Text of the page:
Nestling among the barren wilderness of Dartmoor is one of three rare wild woods. Piles Copse is a woodland mainly comprising pedunculate oak Quercus robur. The trees, festooned with mosses and lichens, are rich in biodiversity. It is an English rainforest, and a relic of woodland which once covered much of the hilly region. The trees have only survived due to the protection afforded by large granite boulders against browsing sheep and cattle.
Piles Copse is one of my long-term projects which I return to as often as I can. I’ve been following the status of two trees first described in 1922. I’ll post an update of my photomonitoring there soon [UPDATE: here it is]. Meanwhile, here’s a short film I made during my visit earlier this week.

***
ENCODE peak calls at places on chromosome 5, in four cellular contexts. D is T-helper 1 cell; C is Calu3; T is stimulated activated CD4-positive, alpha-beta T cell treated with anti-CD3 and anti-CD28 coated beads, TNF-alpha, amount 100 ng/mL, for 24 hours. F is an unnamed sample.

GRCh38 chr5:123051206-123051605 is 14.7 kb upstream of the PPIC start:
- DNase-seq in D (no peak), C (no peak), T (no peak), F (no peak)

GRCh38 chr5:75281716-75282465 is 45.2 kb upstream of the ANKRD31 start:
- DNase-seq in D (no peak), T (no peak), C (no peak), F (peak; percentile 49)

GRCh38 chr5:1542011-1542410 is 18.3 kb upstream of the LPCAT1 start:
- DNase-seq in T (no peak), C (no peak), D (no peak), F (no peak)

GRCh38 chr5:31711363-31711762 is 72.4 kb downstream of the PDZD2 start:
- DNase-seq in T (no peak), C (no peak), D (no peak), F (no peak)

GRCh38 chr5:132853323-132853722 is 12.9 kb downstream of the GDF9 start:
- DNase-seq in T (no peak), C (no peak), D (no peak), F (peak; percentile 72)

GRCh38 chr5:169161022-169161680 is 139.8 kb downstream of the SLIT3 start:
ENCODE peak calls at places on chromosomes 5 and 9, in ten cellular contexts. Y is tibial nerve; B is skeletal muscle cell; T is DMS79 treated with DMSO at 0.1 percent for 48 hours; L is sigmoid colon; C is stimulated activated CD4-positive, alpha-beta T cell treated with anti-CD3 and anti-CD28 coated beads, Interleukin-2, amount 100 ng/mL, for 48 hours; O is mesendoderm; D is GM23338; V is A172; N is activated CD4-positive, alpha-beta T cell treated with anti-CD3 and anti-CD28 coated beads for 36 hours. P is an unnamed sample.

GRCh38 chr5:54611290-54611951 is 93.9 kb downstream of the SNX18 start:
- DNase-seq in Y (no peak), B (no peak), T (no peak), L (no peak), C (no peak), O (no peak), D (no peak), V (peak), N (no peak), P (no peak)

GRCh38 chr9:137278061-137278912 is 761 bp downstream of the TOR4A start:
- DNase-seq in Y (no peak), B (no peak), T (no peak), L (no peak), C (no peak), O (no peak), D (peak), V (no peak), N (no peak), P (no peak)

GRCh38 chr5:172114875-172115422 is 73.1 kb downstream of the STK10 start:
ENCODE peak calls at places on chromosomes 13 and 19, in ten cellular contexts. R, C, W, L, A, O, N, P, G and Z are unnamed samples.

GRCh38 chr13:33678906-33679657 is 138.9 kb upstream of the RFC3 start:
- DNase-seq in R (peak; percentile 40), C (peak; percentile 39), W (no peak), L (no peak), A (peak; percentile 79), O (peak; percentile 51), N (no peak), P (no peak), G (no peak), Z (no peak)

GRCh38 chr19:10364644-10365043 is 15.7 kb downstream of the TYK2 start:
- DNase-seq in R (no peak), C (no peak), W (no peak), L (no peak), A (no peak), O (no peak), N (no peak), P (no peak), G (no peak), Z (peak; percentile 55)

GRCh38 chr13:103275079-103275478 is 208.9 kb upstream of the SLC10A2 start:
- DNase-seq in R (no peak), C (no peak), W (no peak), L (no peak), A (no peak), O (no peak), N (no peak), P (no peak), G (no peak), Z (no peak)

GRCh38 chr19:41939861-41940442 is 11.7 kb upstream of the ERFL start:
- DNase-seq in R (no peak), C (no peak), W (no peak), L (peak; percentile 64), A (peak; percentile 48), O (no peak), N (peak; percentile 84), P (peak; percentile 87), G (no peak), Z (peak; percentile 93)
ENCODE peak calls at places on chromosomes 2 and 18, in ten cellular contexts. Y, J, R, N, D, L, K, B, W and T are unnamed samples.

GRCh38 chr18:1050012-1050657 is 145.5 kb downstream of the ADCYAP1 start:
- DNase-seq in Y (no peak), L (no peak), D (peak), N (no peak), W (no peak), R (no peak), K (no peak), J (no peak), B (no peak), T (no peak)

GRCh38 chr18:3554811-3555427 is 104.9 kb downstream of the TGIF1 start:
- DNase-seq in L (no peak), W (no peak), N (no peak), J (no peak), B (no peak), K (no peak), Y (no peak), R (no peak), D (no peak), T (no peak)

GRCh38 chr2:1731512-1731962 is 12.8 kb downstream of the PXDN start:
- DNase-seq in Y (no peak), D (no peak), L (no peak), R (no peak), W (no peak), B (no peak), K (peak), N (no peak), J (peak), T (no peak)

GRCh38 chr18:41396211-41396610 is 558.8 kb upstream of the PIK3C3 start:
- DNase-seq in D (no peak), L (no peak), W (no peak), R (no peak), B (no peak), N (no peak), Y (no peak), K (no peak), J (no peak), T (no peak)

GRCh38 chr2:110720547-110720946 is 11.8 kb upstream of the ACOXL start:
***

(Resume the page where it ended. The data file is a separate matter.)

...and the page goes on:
As the visitor approaches Piles Copse, following the River Erme upstream, the woodland is invisible until the last quarter mile. The film shows the views on approach along a trackway, the beautiful peaty waters of the River Erme, and some of the beautiful trees and nature inside the woodland. Listen with headphones to enjoy the skylark and deep roar of the river.